In tennis they call this putting the spin on your ball. I guess you're asking how much spin can you apply to your extracurriculars and experiences before your ball goes out of bounds.
My answer is your embellishments or spin have to be grounded in truth and authenticity. If you were called in for a college interview and questioned in depth about what you wrote on your application would you pass the truth test? Or would you start to stutter and find yourself unable to support that more grandiose representation because once there were queries about the details, you couldn't back up your statements. Here are two hacknayed sayings to live by. First, the devil is in the details. And second, better safe that sorry.
That said, I think what you can do is FRAME your stories and experiences in ways you may not have thought of. Do not underestimate the importance of holding a minimum wage job and scooping ice cream at the local sweet shop, or hauling golf bags for pampered members of a country club. These kinds of experiences do add value and substance to your college candidacy. Admissions officers have great respect for these types of jobs. They show you understand the role of being an employee, that you can handle yourself with customers, and showcase other characteristics like commitment, maturity and responsibility. Sound unimportant? Hardly - these are skills that easily transfer to success in college and life. As Seth Czarnecki (another contributor here) suggested, there are ways to represent your work experiences beyond just being descriptive. If you are a food server of some kind, perhaps you can play up what you have learned about serving different types of populations of customers, from little kids, to teens, to even elderly customers. This can showcase a sensitivity to others and awareness of a range of customer expectations. Of course, holding a part time job, and doing well in school is in and of itself admirable. It's possible you did not think of yourself and your college application in this way. But in a world where most students have dabbled in community service (because it's often required by the school), or started a charity of some sort (with Mom and Dad's help), holding down a good old fashioned job is admirable.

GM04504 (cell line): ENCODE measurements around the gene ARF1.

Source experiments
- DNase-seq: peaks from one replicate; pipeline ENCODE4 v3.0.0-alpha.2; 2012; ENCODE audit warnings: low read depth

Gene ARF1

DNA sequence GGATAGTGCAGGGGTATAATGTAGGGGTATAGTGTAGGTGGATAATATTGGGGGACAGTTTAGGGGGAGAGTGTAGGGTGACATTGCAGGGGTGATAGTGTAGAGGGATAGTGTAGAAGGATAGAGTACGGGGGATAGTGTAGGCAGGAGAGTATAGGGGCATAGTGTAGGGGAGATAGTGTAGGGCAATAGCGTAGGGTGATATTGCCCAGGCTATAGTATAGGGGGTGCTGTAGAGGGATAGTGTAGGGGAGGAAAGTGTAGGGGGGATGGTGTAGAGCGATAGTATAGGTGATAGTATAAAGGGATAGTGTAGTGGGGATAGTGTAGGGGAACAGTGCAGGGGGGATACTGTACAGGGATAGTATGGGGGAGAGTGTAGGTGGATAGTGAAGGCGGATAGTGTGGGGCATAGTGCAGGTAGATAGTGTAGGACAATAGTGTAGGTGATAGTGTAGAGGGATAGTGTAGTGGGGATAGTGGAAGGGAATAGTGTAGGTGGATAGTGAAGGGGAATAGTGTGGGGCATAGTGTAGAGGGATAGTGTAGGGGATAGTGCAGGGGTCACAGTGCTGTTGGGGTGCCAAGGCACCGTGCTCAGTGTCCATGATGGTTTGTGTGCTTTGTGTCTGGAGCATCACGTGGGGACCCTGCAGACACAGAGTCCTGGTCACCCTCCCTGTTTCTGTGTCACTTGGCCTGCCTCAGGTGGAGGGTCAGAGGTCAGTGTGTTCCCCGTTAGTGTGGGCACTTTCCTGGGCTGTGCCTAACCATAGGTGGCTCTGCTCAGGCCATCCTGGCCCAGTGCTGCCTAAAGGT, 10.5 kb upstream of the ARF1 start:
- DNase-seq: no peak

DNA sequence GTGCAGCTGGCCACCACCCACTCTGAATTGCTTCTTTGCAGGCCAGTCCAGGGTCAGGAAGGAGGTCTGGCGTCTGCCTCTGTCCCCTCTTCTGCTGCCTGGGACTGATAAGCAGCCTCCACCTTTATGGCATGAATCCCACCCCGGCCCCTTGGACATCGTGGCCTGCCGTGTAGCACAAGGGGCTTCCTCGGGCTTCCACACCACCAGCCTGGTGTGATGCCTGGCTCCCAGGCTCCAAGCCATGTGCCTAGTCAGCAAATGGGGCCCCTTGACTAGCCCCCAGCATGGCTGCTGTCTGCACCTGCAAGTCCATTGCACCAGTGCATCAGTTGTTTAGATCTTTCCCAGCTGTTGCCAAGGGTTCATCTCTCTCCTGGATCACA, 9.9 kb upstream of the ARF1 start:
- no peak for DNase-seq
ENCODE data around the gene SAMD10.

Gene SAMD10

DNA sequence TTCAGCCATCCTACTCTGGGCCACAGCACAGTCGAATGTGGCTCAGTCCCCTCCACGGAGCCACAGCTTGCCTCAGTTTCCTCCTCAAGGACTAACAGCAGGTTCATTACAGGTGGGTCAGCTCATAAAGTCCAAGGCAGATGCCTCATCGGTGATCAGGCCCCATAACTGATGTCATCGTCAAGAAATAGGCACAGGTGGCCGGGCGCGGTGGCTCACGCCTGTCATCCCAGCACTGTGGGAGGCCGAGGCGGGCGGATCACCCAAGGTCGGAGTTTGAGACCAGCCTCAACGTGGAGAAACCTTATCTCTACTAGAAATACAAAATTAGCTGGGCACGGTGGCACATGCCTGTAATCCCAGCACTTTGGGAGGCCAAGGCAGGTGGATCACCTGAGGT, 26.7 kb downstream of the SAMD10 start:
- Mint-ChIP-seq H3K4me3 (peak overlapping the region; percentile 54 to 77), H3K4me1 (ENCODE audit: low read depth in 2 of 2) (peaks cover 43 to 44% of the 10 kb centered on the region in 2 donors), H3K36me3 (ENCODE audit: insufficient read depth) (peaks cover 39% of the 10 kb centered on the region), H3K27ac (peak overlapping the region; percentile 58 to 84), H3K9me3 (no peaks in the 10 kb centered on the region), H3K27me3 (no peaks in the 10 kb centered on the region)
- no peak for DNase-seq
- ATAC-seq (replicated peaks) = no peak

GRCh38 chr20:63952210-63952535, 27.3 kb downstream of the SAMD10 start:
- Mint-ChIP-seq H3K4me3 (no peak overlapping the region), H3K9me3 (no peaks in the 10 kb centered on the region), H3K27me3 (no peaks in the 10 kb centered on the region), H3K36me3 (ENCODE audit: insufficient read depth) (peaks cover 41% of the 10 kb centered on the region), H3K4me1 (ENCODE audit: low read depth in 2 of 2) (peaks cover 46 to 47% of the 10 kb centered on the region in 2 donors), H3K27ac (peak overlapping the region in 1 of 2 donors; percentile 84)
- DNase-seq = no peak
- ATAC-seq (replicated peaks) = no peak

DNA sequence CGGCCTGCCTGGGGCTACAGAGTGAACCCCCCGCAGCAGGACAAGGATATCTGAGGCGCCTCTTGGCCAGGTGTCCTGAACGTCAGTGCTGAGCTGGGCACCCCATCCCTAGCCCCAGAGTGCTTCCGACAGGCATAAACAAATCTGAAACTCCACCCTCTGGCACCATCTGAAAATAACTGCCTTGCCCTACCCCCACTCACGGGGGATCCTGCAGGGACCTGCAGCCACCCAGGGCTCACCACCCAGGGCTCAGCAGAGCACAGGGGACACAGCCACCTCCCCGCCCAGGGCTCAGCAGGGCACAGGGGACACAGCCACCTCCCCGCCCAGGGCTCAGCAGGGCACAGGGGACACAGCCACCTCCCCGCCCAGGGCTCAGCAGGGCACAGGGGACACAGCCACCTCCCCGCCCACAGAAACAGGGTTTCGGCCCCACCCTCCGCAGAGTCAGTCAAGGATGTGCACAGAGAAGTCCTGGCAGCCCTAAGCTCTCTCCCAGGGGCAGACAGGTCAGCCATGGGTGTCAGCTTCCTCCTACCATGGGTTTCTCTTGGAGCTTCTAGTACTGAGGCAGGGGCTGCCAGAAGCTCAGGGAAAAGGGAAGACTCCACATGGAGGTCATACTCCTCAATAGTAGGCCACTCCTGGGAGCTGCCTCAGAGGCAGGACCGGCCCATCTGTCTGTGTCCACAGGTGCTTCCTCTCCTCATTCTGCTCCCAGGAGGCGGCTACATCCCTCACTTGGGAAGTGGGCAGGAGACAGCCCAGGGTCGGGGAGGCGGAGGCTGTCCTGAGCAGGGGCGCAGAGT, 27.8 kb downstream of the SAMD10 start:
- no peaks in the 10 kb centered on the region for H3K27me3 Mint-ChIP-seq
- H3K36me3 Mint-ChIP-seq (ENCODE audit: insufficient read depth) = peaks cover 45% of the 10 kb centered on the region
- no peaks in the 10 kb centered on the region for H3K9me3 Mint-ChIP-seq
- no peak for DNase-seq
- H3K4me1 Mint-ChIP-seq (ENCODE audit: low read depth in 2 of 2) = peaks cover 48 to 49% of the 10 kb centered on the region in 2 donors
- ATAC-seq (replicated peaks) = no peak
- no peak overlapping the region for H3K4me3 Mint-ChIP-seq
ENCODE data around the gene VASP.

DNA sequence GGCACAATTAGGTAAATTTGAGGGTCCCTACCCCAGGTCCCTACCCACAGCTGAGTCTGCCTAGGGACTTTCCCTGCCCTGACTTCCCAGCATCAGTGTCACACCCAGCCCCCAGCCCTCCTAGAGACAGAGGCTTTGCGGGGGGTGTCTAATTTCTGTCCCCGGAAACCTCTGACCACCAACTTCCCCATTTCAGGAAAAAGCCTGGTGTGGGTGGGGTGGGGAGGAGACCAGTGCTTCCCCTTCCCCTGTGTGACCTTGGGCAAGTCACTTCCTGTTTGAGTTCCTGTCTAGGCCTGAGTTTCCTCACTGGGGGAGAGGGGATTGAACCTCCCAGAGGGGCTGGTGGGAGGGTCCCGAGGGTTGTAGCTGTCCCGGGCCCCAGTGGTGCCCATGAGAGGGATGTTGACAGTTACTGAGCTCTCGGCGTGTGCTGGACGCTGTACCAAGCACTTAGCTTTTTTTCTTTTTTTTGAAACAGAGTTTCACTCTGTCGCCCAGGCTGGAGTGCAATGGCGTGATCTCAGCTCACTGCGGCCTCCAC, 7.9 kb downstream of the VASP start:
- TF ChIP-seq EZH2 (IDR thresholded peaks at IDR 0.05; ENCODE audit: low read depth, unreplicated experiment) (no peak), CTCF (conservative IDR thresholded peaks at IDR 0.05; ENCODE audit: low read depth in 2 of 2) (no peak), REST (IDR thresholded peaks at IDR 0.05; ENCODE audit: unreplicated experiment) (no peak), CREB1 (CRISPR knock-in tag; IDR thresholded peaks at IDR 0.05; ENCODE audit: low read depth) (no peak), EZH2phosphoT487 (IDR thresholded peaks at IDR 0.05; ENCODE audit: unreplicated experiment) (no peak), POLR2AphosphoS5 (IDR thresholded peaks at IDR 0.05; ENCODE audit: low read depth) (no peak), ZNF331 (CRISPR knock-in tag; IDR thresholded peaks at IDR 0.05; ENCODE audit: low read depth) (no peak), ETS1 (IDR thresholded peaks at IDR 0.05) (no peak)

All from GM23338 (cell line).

One important way to add safe spin, or frame your college responses, is to create an accomplishment statement in describing what you did. For example, if since you began working at the ice cream parlor, sales have gone up, even just by flavor or type, you might say, "Working at blankety blank I have helped sales of ice cream cones increase by approximately blank." Or perhaps you have suggested a better way to manage inventory to your bosses or business owners. This too can be massaged into an accomplishment statement. For community service you might also be able to make an accomplishment statement like, "Since tutoring Joey and Alex, these two students now have solid C's in algebra whereas before they had D's and were at risk of failing." The idea is to suggest you have somehow had an impact, however small. As for sports, maybe all you did is just make the team - there is something humble and refreshing in saying that, rather than trying to stretch the truth.
Most importantly, how far you go in expanding your job title, position, or role you played in any job or extracurricular should be subject to good judgement. Not just yours, but your guidance counselors or another adult. Enlist a second pair off eyes on how you have portrayed yourself on the college application. Giving yourself a nice sounding job title when your employer simply left it blank, or puffing up your role is perfectly fine as long as your ball stays within bounds.